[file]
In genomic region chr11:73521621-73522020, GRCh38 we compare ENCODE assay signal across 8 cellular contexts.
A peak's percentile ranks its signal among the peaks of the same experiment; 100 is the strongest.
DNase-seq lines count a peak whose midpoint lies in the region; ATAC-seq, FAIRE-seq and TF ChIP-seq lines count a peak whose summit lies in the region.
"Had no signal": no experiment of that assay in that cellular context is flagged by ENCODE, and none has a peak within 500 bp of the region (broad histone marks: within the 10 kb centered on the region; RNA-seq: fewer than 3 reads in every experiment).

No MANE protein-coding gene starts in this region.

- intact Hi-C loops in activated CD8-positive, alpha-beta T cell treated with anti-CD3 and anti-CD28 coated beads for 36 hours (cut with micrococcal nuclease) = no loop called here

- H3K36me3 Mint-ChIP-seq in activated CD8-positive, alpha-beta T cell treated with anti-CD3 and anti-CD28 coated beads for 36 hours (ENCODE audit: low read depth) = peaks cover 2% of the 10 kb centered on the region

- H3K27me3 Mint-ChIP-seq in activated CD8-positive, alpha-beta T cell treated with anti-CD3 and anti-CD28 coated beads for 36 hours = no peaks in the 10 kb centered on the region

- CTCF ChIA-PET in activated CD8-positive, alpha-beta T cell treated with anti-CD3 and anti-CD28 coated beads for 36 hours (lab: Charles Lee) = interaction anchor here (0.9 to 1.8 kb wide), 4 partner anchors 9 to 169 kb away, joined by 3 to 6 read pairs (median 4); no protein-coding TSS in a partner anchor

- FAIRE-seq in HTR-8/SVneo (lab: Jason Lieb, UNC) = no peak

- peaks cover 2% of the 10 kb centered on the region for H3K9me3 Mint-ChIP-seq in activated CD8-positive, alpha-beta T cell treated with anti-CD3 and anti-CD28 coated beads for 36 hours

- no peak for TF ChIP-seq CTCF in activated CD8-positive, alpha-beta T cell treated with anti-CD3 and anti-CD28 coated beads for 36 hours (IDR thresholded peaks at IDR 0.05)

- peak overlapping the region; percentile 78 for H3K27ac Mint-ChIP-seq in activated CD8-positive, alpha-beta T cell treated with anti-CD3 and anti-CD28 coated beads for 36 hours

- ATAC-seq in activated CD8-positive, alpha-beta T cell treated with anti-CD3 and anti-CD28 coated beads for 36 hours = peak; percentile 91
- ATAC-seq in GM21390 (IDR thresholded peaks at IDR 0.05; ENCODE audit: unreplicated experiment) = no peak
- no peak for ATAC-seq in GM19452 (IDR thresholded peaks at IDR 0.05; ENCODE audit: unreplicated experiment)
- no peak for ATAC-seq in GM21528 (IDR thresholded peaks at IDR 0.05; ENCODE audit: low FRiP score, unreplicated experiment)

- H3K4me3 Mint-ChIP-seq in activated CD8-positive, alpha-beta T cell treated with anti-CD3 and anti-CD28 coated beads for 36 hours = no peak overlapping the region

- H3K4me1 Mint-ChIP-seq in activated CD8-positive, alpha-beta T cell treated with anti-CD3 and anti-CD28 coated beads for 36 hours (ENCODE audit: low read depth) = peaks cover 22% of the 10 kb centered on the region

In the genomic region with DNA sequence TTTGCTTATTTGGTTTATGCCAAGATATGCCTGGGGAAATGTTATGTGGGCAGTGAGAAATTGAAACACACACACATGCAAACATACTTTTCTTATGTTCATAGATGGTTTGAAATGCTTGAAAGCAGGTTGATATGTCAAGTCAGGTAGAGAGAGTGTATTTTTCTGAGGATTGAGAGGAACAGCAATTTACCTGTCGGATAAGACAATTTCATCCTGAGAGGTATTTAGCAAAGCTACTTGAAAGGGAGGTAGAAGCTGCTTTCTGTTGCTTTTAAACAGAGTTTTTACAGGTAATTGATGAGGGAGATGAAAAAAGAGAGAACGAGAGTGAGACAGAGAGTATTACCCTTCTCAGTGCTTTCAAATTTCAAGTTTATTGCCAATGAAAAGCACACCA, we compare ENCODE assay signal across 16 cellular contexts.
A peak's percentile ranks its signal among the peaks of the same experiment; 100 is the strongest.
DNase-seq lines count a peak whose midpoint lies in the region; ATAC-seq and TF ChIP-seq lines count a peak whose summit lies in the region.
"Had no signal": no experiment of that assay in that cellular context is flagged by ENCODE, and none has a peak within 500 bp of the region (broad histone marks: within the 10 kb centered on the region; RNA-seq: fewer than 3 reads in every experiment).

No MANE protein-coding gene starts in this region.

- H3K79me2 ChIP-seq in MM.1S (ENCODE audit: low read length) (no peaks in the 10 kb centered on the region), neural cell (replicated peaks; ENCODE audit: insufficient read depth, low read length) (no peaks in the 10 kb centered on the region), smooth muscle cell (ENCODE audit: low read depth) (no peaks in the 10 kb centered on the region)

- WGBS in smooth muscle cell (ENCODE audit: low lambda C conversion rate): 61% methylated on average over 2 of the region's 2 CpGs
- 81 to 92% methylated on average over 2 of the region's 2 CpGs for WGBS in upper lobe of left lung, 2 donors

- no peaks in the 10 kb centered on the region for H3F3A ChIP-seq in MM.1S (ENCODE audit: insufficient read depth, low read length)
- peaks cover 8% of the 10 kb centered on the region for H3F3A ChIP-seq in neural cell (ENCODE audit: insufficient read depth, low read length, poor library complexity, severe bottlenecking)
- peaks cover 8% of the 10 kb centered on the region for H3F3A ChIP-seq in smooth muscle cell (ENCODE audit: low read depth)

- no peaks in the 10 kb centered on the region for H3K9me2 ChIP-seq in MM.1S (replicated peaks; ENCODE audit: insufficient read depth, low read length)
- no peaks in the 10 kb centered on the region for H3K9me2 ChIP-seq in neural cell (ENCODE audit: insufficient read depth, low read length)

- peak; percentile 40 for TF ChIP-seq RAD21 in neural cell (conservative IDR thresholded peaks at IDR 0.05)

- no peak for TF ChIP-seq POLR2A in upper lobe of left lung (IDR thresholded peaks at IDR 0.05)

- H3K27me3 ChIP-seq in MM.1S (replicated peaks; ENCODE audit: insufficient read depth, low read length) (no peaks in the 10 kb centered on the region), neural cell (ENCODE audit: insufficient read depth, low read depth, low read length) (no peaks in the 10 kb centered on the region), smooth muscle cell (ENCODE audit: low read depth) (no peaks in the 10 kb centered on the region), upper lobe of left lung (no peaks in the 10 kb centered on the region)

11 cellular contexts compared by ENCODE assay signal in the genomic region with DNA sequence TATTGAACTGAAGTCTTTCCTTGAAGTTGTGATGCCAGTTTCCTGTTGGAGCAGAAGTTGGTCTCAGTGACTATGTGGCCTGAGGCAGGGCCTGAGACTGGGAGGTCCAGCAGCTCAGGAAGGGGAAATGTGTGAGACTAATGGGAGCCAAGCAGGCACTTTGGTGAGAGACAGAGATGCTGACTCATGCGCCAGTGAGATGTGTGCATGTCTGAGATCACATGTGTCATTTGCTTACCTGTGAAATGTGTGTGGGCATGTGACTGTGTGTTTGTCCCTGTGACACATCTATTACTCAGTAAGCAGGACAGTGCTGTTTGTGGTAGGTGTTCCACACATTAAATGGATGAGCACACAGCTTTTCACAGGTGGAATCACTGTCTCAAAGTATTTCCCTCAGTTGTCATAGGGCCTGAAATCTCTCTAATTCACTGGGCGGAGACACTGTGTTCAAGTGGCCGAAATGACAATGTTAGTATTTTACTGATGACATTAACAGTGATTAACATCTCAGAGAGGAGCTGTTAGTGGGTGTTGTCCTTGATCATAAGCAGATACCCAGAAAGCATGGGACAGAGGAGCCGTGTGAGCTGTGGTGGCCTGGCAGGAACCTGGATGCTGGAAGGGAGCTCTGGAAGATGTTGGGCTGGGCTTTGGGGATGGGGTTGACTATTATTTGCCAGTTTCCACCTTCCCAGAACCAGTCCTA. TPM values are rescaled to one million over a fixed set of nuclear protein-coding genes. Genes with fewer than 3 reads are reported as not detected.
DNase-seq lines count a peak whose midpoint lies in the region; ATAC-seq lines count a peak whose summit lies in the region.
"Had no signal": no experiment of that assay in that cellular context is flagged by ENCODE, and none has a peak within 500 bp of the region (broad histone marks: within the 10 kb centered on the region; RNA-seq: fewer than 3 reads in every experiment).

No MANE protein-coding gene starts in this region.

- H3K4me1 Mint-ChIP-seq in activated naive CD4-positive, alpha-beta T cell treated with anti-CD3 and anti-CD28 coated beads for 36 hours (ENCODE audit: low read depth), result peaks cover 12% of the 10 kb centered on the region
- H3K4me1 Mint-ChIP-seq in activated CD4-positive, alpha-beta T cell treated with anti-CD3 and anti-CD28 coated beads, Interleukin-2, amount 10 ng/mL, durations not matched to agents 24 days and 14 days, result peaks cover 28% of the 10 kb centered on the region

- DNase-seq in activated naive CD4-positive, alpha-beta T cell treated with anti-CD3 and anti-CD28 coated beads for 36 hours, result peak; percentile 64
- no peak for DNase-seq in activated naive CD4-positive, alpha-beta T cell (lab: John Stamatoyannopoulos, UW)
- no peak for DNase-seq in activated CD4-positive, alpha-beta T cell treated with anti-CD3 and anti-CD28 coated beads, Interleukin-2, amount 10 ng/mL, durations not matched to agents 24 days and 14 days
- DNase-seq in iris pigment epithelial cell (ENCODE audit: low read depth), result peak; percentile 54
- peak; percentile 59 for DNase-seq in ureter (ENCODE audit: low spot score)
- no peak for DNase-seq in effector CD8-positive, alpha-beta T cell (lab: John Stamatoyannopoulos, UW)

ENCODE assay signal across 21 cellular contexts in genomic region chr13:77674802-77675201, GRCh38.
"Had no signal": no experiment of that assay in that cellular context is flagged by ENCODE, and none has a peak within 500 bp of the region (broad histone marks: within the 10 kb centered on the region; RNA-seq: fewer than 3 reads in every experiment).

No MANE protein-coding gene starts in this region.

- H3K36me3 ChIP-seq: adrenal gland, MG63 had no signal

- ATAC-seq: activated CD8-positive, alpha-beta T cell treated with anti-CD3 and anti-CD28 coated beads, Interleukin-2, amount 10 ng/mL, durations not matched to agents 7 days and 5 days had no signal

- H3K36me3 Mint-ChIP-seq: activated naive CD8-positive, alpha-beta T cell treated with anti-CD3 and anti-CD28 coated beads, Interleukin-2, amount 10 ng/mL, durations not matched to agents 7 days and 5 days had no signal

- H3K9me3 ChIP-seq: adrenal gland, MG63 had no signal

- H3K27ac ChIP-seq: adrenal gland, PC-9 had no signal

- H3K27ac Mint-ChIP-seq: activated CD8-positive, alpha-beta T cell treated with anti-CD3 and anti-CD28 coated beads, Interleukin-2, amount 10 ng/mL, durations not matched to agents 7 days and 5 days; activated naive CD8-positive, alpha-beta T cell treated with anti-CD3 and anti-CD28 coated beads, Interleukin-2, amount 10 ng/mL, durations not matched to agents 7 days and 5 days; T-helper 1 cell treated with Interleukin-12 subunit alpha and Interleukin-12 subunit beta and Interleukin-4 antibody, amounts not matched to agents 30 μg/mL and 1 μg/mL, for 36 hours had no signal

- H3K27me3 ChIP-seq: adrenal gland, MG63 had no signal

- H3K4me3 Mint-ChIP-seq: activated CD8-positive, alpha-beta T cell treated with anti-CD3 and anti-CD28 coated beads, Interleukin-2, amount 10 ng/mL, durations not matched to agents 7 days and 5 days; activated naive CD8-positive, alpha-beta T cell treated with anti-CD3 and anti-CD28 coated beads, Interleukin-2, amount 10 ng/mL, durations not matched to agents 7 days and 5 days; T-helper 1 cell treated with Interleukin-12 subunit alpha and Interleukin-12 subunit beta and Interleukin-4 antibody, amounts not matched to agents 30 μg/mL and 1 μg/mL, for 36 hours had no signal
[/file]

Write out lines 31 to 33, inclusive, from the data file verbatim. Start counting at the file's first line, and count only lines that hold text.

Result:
- no peaks in the 10 kb centered on the region for H3K9me2 ChIP-seq in MM.1S (replicated peaks; ENCODE audit: insufficient read depth, low read length)
- no peaks in the 10 kb centered on the region for H3K9me2 ChIP-seq in neural cell (ENCODE audit: insufficient read depth, low read length)

- peak; percentile 40 for TF ChIP-seq RAD21 in neural cell (conservative IDR thresholded peaks at IDR 0.05)